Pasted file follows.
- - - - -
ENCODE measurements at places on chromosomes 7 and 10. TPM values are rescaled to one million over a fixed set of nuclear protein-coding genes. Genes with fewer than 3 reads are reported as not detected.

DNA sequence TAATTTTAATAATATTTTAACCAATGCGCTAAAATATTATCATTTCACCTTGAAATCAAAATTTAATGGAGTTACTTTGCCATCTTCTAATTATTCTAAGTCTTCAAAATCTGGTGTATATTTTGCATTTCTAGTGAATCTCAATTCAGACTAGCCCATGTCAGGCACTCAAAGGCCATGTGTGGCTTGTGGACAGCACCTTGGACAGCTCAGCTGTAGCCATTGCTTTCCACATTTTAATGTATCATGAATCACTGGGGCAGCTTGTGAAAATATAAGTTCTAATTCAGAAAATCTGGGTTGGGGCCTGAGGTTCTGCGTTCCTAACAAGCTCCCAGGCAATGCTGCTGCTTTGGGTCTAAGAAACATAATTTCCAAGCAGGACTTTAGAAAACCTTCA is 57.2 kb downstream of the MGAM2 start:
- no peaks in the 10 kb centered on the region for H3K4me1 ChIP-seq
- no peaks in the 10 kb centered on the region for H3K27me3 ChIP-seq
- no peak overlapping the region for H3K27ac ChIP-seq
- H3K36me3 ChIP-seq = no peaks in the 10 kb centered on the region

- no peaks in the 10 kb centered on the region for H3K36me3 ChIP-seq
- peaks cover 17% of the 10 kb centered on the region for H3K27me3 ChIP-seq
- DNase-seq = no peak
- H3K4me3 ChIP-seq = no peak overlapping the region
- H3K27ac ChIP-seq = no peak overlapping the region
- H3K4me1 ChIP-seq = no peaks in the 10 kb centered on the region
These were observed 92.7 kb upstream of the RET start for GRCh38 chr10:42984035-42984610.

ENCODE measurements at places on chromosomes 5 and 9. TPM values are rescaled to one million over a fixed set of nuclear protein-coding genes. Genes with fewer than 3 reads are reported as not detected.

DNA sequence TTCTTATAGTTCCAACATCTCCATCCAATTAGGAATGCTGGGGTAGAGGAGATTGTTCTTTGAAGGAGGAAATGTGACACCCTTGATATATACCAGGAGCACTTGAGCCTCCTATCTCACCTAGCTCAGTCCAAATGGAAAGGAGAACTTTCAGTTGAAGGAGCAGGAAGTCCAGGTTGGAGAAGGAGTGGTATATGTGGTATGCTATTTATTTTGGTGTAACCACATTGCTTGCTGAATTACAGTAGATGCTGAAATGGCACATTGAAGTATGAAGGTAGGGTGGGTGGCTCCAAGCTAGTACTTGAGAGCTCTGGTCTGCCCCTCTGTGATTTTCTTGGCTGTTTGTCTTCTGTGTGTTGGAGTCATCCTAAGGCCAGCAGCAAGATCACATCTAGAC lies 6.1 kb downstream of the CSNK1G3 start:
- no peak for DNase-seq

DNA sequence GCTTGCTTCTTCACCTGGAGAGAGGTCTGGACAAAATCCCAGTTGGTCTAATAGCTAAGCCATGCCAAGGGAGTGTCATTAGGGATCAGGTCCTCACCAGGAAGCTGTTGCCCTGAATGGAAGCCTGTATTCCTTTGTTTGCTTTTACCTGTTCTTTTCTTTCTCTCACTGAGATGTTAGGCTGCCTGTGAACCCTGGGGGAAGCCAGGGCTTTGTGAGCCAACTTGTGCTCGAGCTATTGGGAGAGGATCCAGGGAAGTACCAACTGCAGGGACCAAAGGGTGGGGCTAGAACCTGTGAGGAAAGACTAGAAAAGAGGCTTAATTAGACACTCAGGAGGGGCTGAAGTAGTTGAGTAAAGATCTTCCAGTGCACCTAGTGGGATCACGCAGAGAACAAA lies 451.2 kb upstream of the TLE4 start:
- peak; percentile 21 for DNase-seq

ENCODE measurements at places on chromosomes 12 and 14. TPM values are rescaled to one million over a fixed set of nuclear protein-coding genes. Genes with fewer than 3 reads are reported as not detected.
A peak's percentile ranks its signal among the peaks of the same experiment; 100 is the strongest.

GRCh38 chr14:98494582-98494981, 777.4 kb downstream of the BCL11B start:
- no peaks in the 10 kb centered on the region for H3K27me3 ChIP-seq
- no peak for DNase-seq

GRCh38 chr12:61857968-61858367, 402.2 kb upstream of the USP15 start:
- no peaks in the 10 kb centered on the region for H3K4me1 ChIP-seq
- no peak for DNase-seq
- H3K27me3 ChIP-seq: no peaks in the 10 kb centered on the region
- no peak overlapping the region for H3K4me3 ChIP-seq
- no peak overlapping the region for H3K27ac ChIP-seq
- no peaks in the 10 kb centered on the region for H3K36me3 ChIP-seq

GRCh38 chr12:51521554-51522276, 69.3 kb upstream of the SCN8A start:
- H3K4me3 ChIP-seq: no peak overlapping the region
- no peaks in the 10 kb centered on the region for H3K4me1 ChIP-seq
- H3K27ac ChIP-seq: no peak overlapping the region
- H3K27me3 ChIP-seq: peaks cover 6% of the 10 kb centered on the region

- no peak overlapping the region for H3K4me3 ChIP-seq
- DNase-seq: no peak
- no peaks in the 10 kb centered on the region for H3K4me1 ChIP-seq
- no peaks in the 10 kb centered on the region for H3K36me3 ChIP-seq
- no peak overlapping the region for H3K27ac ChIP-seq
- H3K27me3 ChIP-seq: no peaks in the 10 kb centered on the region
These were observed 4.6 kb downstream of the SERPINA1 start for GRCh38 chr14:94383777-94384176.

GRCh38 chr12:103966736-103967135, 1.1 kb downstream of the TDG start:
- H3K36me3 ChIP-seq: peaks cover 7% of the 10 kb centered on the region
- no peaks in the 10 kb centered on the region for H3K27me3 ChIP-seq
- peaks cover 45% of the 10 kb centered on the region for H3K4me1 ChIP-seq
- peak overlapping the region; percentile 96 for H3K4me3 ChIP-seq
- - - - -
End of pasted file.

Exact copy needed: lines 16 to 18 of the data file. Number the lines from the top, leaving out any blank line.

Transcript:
- no peak for DNase-seq

DNA sequence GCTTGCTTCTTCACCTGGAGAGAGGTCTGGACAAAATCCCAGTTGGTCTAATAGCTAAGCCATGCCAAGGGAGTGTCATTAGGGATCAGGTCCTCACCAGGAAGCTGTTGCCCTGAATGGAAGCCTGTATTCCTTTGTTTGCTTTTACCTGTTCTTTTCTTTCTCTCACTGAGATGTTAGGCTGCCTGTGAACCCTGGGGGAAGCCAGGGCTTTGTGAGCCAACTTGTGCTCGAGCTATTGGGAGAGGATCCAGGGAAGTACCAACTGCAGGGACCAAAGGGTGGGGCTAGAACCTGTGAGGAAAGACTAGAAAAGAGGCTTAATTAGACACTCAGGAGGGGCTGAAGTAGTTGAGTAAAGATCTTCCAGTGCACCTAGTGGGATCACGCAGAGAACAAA lies 451.2 kb upstream of the TLE4 start:
- peak; percentile 21 for DNase-seq